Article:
Terror, loneliness, a lovesick guard: Kylie Moore-Gilbert’s 804 days in a Tehran jail

Her cell was disgusting, the food barely edible, humiliation constant. A Revolutionary Guard fell in love with her, while back home, her husband romanced her PhD supervisor. Melbourne academic Kylie Moore-Gilbert recalls life as a suspected spy in a brutal Iranian jail.

For afternoon tea, Kylie Moore-Gilbert has made a Middle Eastern treat known as Persian Love Cake. The ingredients include rosewater, cardamom and lemon zest. She has scattered the icing with crushed green pistachios and dried rose petals. Slices of this fragrant confection sit before us on the table as she talks about the psychological impact of languishing in a notorious Tehran prison. In short, it seriously messes with your head. “Luckily, I’m a strong person,” she says. “Some people would have been extremely damaged for life.”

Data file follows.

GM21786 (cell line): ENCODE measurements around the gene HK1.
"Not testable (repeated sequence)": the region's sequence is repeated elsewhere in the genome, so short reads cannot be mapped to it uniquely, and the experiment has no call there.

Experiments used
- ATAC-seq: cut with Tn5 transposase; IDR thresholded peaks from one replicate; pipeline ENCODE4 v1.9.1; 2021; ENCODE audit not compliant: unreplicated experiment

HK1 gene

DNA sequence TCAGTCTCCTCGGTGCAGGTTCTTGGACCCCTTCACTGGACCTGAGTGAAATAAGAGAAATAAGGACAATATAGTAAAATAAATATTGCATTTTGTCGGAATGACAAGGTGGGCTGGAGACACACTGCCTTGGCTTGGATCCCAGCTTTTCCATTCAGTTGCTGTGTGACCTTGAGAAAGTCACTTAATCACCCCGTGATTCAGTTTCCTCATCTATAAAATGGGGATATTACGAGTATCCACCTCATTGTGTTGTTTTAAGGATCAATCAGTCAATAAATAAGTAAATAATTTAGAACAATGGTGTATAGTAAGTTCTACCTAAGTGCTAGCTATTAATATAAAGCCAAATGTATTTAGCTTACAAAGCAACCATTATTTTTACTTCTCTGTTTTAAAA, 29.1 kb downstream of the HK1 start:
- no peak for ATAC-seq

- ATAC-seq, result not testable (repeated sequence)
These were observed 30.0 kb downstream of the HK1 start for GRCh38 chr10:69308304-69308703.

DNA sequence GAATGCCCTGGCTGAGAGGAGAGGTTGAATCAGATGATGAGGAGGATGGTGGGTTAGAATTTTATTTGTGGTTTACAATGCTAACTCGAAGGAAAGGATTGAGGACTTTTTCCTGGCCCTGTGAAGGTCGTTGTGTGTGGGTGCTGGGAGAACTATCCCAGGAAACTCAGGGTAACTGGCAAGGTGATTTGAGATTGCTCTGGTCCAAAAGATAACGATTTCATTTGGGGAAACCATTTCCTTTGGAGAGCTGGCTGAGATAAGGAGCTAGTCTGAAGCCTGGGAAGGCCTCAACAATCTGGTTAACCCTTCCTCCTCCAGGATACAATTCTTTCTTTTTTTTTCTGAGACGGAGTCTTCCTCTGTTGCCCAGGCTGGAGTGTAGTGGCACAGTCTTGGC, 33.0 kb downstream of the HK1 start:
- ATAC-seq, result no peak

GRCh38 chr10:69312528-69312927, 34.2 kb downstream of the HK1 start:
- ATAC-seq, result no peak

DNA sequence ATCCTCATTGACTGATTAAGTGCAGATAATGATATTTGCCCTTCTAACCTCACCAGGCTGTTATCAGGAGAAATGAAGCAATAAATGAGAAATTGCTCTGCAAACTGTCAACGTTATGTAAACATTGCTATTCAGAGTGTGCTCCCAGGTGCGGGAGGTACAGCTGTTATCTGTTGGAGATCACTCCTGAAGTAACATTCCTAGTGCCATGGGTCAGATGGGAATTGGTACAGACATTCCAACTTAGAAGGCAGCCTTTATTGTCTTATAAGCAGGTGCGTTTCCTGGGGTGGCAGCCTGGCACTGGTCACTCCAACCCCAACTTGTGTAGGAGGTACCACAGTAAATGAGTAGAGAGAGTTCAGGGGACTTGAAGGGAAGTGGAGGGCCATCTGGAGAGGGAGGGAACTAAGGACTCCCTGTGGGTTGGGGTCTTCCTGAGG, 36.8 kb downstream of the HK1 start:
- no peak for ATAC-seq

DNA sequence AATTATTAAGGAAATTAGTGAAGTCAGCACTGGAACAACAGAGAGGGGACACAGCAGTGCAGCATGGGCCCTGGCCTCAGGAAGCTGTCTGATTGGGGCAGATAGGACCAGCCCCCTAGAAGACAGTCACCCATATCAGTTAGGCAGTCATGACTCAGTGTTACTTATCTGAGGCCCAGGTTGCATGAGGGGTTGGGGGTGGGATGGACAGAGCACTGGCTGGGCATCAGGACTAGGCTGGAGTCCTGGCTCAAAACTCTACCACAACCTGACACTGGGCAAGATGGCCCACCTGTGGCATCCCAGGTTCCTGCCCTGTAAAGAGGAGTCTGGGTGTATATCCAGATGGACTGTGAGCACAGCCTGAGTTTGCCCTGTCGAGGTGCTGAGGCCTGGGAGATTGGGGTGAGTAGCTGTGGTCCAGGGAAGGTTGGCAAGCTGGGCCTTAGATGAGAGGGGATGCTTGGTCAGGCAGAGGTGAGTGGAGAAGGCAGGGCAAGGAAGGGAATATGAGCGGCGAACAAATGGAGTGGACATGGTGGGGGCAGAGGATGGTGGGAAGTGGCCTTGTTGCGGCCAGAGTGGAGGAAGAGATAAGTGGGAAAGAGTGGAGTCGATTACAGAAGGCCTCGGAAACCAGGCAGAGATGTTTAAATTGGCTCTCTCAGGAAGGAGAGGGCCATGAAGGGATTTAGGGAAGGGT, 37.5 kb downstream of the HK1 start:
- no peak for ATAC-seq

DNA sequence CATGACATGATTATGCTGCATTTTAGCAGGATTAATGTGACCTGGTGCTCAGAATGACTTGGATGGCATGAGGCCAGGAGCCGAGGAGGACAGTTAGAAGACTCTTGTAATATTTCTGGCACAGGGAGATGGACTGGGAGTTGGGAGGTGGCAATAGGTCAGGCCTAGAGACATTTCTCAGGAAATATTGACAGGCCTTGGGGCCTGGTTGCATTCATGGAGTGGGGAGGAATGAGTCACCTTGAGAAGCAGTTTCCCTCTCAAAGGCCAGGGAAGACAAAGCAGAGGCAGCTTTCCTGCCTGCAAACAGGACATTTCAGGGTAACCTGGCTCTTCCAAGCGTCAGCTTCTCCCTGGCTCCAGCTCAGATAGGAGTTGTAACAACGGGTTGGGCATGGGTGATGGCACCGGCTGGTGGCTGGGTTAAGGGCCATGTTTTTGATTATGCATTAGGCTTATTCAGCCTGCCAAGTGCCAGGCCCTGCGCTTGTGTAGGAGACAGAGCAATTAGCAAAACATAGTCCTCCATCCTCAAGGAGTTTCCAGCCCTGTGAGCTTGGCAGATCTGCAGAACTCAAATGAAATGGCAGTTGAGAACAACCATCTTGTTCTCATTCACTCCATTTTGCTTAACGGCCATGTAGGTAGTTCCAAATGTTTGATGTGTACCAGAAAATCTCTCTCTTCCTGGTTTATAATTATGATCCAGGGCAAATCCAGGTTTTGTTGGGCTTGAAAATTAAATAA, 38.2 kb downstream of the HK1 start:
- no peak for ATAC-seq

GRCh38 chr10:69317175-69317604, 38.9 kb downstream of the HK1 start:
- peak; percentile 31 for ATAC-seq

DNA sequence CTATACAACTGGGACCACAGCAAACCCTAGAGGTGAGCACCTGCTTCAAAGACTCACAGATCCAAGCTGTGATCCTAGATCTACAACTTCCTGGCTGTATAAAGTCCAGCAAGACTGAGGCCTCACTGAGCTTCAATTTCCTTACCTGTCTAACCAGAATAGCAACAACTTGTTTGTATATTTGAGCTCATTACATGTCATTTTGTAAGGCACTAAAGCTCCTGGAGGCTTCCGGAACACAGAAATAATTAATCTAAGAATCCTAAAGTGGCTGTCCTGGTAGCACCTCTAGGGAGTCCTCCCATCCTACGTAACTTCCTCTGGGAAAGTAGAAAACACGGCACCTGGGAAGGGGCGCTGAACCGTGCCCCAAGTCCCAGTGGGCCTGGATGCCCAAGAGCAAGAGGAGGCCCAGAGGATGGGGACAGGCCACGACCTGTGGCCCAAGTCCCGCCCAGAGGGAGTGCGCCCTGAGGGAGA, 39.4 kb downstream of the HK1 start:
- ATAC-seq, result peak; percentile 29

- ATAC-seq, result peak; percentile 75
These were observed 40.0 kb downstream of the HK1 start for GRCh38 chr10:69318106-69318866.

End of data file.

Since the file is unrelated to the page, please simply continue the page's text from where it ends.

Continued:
Moore-Gilbert went to Iran in late August 2018 to attend a seminar on Shia Islam. After checking in to her return flight to Australia three weeks later, she was arrested and charged with being a spy. Despite her protests that she was merely an academic, employed by the University of Melbourne as a lecturer in Islamic studies, she was thrown into a high-security hellhole run by Iran’s feared Revolutionary Guard Corps. Thus began an ordeal that lasted more than two years and often felt like a waking nightmare.

To meet Moore-Gilbert, now 34, is to be struck by her composure and affability. She is warm. Polite. Looks you in the eye when she speaks to you. Eats her cake with a fork. It is a matter of some satisfaction to her that despite the cruelties and indignities heaped on her in jail, she didn’t completely fall apart. Most of the time, she managed to keep her act together.

“Most of the time,” she emphasises. “Not always.”

Read the article in The Sydney Morning Herald.